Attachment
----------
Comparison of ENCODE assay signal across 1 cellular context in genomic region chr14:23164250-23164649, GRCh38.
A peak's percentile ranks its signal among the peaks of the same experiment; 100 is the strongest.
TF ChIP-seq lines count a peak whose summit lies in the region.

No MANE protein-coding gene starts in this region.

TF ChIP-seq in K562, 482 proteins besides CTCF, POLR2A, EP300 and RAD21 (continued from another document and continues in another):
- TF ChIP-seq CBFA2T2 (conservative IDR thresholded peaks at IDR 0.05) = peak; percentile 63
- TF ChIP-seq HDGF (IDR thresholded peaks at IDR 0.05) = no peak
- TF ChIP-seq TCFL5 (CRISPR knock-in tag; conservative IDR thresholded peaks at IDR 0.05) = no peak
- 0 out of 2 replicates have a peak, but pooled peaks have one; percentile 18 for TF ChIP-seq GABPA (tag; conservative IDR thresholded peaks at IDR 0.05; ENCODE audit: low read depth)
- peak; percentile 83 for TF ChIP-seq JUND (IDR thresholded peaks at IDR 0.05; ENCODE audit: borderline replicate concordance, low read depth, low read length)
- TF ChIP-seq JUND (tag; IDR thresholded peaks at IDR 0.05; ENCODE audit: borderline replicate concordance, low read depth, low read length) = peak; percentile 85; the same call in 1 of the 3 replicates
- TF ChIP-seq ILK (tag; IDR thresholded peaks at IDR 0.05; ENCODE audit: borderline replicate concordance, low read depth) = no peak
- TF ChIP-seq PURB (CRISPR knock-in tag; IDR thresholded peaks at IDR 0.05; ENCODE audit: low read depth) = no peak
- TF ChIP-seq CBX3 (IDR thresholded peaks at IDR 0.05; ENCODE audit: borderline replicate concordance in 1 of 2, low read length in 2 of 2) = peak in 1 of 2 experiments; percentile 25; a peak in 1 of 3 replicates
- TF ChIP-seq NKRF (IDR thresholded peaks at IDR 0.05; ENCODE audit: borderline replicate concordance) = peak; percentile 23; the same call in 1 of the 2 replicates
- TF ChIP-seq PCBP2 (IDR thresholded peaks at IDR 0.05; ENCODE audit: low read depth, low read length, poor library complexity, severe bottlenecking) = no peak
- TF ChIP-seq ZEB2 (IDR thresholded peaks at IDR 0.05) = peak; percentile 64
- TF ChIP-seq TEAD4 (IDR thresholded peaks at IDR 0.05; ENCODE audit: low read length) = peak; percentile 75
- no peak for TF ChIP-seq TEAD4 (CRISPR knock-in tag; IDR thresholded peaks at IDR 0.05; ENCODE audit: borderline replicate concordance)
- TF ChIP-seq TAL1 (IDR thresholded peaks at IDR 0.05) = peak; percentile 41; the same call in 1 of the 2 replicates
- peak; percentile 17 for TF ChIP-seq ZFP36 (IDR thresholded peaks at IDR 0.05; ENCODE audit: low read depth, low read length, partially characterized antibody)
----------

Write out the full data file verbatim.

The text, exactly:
Comparison of ENCODE assay signal across 1 cellular context in genomic region chr14:23164250-23164649, GRCh38.
A peak's percentile ranks its signal among the peaks of the same experiment; 100 is the strongest.
TF ChIP-seq lines count a peak whose summit lies in the region.

No MANE protein-coding gene starts in this region.

TF ChIP-seq in K562, 482 proteins besides CTCF, POLR2A, EP300 and RAD21 (continued from another document and continues in another):
- TF ChIP-seq CBFA2T2 (conservative IDR thresholded peaks at IDR 0.05) = peak; percentile 63
- TF ChIP-seq HDGF (IDR thresholded peaks at IDR 0.05) = no peak
- TF ChIP-seq TCFL5 (CRISPR knock-in tag; conservative IDR thresholded peaks at IDR 0.05) = no peak
- 0 out of 2 replicates have a peak, but pooled peaks have one; percentile 18 for TF ChIP-seq GABPA (tag; conservative IDR thresholded peaks at IDR 0.05; ENCODE audit: low read depth)
- peak; percentile 83 for TF ChIP-seq JUND (IDR thresholded peaks at IDR 0.05; ENCODE audit: borderline replicate concordance, low read depth, low read length)
- TF ChIP-seq JUND (tag; IDR thresholded peaks at IDR 0.05; ENCODE audit: borderline replicate concordance, low read depth, low read length) = peak; percentile 85; the same call in 1 of the 3 replicates
- TF ChIP-seq ILK (tag; IDR thresholded peaks at IDR 0.05; ENCODE audit: borderline replicate concordance, low read depth) = no peak
- TF ChIP-seq PURB (CRISPR knock-in tag; IDR thresholded peaks at IDR 0.05; ENCODE audit: low read depth) = no peak
- TF ChIP-seq CBX3 (IDR thresholded peaks at IDR 0.05; ENCODE audit: borderline replicate concordance in 1 of 2, low read length in 2 of 2) = peak in 1 of 2 experiments; percentile 25; a peak in 1 of 3 replicates
- TF ChIP-seq NKRF (IDR thresholded peaks at IDR 0.05; ENCODE audit: borderline replicate concordance) = peak; percentile 23; the same call in 1 of the 2 replicates
- TF ChIP-seq PCBP2 (IDR thresholded peaks at IDR 0.05; ENCODE audit: low read depth, low read length, poor library complexity, severe bottlenecking) = no peak
- TF ChIP-seq ZEB2 (IDR thresholded peaks at IDR 0.05) = peak; percentile 64
- TF ChIP-seq TEAD4 (IDR thresholded peaks at IDR 0.05; ENCODE audit: low read length) = peak; percentile 75
- no peak for TF ChIP-seq TEAD4 (CRISPR knock-in tag; IDR thresholded peaks at IDR 0.05; ENCODE audit: borderline replicate concordance)
- TF ChIP-seq TAL1 (IDR thresholded peaks at IDR 0.05) = peak; percentile 41; the same call in 1 of the 2 replicates
- peak; percentile 17 for TF ChIP-seq ZFP36 (IDR thresholded peaks at IDR 0.05; ENCODE audit: low read depth, low read length, partially characterized antibody)